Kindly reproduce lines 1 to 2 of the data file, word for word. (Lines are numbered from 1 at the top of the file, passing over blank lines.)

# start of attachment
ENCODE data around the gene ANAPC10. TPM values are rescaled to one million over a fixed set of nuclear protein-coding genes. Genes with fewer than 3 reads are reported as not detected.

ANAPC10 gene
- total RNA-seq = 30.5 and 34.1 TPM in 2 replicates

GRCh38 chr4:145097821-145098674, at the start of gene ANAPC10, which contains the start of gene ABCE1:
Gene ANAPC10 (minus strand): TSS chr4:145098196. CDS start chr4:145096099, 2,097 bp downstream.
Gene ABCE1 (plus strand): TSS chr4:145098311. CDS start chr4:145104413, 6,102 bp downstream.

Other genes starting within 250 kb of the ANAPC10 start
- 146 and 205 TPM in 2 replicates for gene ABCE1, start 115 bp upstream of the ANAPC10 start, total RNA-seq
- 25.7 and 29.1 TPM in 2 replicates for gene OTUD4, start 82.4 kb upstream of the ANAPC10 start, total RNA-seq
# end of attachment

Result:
ENCODE data around the gene ANAPC10. TPM values are rescaled to one million over a fixed set of nuclear protein-coding genes. Genes with fewer than 3 reads are reported as not detected.

ANAPC10 gene